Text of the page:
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Chapter 46 : Laboratory Safety

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Laboratory Safety, Page 1 of 2

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Abstract:

Laboratory safety requires an awareness of the possible risks associated with the handling of hazardous materials, knowledge of mechanisms by which exposures may occur, use of safeguards and techniques that reduce the potential for exposures, and vigilance against compromise and error. Laboratory safety is the subject of several federal health and safety regulations and guidelines. The assessment of potential risks used to define classes of experiments assigned to each containment level, and the selection of safe laboratory practices, containment equipment, and facility safeguards that describe the safety requirements for each level were based on the scientific knowledge and experience acquired in bacteriological and microbiological laboratories conducting research and diagnostic studies involving human pathogens. The majority of cases in which the source of infection is identified could have been prevented by regular use of good laboratory safety practices. Several routine operations in the laboratory can easily become the source of laboratory-acquired infections. They require vigilance to guard against compromise and error. This chapter emphasizes the hazards associated with these operations and underscores the precautions necessary to conduct them safely. Chemical disinfection is necessary because the use of pressurized steam, the most reliable method of sterilization, and other physical methods are not normally feasible for disinfection of large spaces, surfaces, and stationary equipment.

Citation: Barkley W, Mickelson C. 2007. Laboratory Safety, p 997-1018. In Reddy C, Beveridge T, Breznak J, Marzluf G, Schmidt T, Snyder L (ed), Methods for General and Molecular Microbiology, Third Edition. ASM Press, Washington, DC. doi: 10.1128/9781555817497.ch46

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Figures

Image of FIGURE 1
FIGURE 1

Biohazard warning sign for biomedical facilities.

Citation: Barkley W, Mickelson C. 2007. Laboratory Safety, p 997-1018. In Reddy C, Beveridge T, Breznak J, Marzluf G, Schmidt T, Snyder L (ed), Methods for General and Molecular Microbiology, Third Edition. ASM Press, Washington, DC. doi: 10.1128/9781555817497.ch46
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Image of FIGURE 2
FIGURE 2

Class I biological safety cabinet.

Citation: Barkley W, Mickelson C. 2007. Laboratory Safety, p 997-1018. In Reddy C, Beveridge T, Breznak J, Marzluf G, Schmidt T, Snyder L (ed), Methods for General and Molecular Microbiology, Third Edition. ASM Press, Washington, DC. doi: 10.1128/9781555817497.ch46
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Image of FIGURE 3
FIGURE 3

Class II biological safety cabinet.

Citation: Barkley W, Mickelson C. 2007. Laboratory Safety, p 997-1018. In Reddy C, Beveridge T, Breznak J, Marzluf G, Schmidt T, Snyder L (ed), Methods for General and Molecular Microbiology, Third Edition. ASM Press, Washington, DC. doi: 10.1128/9781555817497.ch46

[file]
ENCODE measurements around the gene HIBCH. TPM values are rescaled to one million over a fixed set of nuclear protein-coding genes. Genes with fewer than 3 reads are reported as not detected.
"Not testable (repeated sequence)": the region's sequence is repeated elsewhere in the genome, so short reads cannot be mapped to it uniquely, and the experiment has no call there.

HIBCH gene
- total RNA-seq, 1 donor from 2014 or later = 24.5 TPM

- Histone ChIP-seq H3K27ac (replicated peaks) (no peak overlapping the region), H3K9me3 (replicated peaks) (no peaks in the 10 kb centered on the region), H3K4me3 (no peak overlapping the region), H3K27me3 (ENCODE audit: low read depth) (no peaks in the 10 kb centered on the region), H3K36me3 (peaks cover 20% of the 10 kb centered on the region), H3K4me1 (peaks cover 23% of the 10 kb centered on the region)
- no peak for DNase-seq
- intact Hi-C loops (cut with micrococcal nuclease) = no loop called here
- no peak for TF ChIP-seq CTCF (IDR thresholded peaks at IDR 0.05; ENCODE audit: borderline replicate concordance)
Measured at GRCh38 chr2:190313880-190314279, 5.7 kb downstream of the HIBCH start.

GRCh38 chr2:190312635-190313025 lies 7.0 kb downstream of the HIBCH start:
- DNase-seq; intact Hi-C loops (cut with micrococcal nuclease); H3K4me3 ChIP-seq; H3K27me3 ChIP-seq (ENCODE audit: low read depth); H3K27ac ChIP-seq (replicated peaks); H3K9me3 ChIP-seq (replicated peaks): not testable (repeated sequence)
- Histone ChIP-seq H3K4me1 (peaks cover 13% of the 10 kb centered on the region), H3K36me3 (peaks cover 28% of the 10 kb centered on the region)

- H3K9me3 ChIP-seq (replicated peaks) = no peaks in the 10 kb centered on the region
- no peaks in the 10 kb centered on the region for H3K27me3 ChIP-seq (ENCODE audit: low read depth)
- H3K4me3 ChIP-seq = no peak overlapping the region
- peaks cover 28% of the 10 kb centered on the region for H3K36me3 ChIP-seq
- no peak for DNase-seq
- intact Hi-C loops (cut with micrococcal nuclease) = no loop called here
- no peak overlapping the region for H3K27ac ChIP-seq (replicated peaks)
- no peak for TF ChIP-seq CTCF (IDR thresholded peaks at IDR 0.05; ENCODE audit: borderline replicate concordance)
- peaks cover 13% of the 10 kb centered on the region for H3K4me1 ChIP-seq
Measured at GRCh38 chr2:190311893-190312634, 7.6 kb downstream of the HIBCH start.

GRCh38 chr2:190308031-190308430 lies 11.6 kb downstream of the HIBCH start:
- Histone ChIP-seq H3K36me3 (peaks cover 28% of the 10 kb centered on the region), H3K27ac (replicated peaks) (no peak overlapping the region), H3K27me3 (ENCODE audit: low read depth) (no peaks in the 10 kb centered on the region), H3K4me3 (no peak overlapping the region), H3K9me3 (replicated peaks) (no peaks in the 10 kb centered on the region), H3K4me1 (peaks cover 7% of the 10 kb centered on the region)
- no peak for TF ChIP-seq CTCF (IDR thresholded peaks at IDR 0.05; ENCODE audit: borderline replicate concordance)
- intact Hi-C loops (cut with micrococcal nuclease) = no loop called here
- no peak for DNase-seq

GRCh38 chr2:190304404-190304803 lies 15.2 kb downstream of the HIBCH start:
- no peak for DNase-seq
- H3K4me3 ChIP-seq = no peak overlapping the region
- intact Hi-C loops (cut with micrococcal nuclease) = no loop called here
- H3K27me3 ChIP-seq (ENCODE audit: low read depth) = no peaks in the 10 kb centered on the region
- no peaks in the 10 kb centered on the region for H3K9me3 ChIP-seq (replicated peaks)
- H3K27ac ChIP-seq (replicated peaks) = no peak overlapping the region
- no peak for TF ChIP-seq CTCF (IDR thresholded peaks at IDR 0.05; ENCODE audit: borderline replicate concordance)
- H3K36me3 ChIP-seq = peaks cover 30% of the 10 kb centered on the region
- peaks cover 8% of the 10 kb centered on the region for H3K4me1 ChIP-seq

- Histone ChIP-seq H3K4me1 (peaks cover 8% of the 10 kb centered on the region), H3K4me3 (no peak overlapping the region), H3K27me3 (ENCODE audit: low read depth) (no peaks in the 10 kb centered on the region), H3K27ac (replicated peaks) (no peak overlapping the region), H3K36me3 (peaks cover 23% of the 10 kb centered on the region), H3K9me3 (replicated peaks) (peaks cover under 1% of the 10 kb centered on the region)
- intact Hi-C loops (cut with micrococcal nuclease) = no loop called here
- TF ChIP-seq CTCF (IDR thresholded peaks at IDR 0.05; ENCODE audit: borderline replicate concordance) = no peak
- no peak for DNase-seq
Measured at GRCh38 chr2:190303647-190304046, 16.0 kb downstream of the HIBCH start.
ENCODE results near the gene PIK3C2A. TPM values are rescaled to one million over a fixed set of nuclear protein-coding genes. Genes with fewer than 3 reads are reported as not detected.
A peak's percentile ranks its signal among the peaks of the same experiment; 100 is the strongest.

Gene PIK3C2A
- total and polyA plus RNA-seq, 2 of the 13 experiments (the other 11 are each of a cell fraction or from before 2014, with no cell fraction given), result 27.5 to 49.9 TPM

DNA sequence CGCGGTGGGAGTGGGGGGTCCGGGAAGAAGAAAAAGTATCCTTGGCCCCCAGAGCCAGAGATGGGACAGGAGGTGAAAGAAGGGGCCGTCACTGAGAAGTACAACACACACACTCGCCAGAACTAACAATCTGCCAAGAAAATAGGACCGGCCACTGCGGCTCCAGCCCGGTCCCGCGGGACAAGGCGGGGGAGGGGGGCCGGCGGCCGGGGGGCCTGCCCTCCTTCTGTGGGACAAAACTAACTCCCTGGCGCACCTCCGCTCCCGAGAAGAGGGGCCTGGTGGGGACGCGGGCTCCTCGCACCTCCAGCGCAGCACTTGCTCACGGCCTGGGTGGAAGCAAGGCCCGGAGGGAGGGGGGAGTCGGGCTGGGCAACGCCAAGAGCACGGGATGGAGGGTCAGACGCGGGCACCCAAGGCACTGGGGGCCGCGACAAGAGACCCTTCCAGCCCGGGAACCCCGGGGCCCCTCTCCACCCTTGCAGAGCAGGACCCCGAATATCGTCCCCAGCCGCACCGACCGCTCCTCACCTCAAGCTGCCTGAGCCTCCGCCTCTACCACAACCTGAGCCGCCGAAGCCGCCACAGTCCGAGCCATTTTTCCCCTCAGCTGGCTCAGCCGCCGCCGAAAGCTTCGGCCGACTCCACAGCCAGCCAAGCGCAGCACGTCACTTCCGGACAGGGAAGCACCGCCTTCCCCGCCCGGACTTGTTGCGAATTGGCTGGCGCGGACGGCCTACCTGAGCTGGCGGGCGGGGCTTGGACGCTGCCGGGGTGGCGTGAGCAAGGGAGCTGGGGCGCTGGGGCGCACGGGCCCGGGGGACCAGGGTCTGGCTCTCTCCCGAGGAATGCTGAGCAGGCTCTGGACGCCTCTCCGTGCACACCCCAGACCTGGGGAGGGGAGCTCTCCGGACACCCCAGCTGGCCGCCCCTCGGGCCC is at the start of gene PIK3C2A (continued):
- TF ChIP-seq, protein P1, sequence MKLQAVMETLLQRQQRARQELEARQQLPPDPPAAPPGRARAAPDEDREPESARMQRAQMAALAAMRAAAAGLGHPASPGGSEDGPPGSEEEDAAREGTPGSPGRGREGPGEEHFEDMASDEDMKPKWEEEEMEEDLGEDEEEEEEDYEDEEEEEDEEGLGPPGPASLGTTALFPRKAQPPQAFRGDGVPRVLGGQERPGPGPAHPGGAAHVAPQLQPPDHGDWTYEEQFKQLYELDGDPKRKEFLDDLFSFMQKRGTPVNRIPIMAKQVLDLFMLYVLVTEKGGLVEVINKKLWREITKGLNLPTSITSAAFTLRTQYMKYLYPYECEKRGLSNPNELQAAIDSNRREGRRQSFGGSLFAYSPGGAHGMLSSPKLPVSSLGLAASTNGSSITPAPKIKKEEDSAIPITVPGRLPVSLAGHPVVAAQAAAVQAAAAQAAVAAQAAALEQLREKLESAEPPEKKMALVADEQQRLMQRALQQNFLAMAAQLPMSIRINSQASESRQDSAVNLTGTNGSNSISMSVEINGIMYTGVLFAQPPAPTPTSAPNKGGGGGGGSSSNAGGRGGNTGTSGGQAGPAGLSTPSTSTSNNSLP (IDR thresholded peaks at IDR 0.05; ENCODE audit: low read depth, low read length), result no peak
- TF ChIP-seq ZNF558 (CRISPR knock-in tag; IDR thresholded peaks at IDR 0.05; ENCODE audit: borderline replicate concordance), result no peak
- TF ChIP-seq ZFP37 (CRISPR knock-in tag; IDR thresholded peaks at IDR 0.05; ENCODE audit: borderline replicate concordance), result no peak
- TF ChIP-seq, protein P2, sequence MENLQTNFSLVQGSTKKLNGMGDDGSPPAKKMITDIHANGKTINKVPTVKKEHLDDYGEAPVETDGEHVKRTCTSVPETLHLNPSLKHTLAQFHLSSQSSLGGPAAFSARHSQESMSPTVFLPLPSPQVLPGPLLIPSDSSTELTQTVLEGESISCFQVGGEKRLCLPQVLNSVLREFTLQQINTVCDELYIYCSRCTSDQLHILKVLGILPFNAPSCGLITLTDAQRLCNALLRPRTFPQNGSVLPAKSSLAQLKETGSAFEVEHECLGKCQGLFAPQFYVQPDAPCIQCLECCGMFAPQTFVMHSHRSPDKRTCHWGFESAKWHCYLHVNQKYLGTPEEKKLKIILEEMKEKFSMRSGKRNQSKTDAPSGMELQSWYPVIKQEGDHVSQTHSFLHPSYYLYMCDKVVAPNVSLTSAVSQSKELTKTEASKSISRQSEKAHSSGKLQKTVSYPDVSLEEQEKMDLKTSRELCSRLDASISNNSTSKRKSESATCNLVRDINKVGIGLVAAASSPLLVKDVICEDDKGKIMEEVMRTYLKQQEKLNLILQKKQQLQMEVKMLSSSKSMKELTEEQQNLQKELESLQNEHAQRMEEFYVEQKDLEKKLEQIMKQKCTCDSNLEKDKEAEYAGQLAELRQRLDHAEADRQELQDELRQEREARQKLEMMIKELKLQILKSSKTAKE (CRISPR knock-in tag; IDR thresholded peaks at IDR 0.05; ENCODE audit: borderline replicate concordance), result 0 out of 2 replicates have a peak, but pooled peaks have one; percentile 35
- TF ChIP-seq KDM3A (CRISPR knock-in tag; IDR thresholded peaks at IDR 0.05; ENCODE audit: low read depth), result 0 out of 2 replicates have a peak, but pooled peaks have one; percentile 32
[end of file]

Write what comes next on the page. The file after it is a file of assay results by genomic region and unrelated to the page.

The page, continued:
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Image of FIGURE 4
FIGURE 4

Exponential death plot, showing the graphic determination of a -value and a survivor probability.

Citation: Barkley W, Mickelson C. 2007. Laboratory Safety, p 997-1018. In Reddy C, Beveridge T, Breznak J, Marzluf G, Schmidt T, Snyder L (ed), Methods for General and Molecular Microbiology, Third Edition. ASM Press, Washington, DC. doi: 10.1128/9781555817497.ch46
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References

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Tables

Generic image for table
TABLE 1

Some considerations in the selection and use of chemical disinfectants in biomedical laboratories

Citation: Barkley W, Mickelson C. 2007. Laboratory Safety, p 997-1018. In Reddy C, Beveridge T, Breznak J, Marzluf G, Schmidt T, Snyder L (ed), Methods for General and Molecular Microbiology, Third Edition. ASM Press, Washington, DC. doi: 10.1128/9781555817497.ch46
Generic image for table
TABLE 2

Influence of incomplete air discharge on autoclave temperatures

Data from reference .

Citation: Barkley W, Mickelson C. 2007. Laboratory Safety, p 997-1018. In Reddy C, Beveridge T, Breznak J, Marzluf G, Schmidt T, Snyder L (ed), Methods for General and Molecular Microbiology, Third Edition. ASM Press, Washington, DC. doi: 10.1128/9781555817497.ch46
Generic image for table
TABLE 3

Effect of liquid volume and number of containers on time required for liquid to reach 121°C in an autoclave

Data from reference .

Citation: Barkley W, Mickelson C. 2007. Laboratory Safety, p 997-1018. In Reddy C, Beveridge T, Breznak J, Marzluf G, Schmidt T, Snyder L (ed), Methods for General and Molecular Microbiology, Third Edition. ASM Press, Washington, DC. doi: 10.1128/9781555817497.ch46

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